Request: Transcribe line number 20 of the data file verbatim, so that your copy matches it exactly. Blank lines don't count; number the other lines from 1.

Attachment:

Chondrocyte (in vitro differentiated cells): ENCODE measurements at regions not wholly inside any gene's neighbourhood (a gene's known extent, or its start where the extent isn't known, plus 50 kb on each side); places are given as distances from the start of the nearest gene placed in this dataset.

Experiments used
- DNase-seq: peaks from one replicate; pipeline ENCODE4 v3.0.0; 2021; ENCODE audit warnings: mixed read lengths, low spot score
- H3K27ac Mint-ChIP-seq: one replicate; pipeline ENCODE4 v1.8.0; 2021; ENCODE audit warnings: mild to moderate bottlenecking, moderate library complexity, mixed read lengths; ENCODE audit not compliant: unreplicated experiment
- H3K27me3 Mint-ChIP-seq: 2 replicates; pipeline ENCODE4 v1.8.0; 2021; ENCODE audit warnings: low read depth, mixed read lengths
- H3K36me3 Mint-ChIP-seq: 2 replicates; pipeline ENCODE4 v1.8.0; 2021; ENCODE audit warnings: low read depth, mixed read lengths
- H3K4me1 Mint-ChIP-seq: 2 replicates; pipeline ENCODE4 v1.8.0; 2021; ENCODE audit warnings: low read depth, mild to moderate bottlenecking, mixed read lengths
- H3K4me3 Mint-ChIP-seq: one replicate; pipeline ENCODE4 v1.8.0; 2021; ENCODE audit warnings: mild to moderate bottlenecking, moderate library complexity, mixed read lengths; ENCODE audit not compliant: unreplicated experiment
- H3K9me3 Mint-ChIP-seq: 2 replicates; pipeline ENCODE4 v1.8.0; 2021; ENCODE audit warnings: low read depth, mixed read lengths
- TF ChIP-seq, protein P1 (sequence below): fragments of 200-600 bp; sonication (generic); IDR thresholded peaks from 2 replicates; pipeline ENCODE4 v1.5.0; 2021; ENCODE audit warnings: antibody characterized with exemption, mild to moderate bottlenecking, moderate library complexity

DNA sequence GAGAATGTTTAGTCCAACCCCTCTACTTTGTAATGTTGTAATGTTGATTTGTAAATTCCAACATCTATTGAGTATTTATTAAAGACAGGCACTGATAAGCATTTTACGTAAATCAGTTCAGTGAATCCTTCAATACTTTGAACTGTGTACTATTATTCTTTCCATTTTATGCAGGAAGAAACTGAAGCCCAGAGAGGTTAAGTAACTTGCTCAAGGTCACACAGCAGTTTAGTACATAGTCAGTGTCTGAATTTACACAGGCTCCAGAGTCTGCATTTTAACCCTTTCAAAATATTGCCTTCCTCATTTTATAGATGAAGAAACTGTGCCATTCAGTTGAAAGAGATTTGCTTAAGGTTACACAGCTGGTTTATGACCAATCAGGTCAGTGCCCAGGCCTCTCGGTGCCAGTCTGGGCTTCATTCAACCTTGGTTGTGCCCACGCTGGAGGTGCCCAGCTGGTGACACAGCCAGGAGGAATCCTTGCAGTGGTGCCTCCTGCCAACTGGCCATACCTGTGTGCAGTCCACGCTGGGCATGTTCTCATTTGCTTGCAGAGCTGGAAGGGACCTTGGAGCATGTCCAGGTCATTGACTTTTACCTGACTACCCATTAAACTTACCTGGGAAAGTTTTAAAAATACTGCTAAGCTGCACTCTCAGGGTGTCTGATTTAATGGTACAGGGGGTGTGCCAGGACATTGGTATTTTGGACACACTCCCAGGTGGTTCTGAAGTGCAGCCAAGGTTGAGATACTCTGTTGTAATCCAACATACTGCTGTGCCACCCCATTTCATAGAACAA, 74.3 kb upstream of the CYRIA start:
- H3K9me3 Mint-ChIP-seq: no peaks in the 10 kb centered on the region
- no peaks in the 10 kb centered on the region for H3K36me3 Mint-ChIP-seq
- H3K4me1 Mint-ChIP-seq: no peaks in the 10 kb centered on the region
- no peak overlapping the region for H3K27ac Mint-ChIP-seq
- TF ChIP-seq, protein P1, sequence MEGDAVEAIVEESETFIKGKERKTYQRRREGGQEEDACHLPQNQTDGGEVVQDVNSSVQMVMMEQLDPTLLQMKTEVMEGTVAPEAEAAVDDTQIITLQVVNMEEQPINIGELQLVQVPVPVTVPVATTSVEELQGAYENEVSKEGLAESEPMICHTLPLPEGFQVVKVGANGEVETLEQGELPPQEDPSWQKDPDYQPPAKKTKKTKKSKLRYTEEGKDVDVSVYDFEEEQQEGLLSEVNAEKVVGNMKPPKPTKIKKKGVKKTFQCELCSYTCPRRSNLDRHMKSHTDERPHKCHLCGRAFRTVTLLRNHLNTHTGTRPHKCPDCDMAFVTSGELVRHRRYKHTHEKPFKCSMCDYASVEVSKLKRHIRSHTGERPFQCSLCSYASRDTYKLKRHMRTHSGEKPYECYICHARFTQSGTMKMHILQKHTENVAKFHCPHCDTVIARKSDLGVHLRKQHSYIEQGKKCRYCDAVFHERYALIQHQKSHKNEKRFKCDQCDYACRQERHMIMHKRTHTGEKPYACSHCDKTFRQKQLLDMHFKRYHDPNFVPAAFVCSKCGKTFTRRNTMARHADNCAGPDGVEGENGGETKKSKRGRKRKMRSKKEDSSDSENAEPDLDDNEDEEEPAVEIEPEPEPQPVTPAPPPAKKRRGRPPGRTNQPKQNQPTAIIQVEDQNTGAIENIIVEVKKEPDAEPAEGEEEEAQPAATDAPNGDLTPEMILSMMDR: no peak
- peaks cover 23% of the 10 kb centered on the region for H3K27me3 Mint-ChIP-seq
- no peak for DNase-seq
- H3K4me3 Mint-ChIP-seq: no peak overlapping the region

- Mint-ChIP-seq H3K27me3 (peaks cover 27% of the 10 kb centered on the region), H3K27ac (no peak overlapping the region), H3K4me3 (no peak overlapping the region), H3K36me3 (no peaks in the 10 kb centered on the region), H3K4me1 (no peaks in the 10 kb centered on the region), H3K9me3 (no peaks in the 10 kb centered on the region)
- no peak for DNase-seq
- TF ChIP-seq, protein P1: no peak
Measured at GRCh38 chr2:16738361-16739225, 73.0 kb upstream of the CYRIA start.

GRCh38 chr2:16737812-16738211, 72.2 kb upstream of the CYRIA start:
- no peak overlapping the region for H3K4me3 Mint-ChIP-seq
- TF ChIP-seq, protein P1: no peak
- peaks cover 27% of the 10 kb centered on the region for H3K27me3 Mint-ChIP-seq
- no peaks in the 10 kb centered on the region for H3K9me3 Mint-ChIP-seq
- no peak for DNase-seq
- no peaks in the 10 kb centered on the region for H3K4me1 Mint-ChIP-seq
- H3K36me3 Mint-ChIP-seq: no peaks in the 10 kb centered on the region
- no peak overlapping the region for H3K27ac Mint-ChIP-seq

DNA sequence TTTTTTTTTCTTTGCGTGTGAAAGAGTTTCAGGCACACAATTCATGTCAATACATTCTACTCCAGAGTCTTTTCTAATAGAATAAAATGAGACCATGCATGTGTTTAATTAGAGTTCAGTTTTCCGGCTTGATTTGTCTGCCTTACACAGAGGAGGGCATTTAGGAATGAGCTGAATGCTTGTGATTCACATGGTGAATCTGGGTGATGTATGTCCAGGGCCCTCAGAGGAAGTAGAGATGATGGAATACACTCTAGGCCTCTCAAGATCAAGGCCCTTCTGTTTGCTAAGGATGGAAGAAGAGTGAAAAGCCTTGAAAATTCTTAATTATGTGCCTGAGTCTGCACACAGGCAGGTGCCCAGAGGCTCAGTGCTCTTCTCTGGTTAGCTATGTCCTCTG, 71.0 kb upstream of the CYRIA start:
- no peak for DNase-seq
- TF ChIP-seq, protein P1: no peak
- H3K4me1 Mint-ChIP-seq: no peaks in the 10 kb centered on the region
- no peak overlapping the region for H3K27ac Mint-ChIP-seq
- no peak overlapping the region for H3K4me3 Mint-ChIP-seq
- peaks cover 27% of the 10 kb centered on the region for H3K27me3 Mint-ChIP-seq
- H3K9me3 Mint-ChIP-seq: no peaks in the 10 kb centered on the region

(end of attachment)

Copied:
- Mint-ChIP-seq H3K27me3 (peaks cover 27% of the 10 kb centered on the region), H3K27ac (no peak overlapping the region), H3K4me3 (no peak overlapping the region), H3K36me3 (no peaks in the 10 kb centered on the region), H3K4me1 (no peaks in the 10 kb centered on the region), H3K9me3 (no peaks in the 10 kb centered on the region)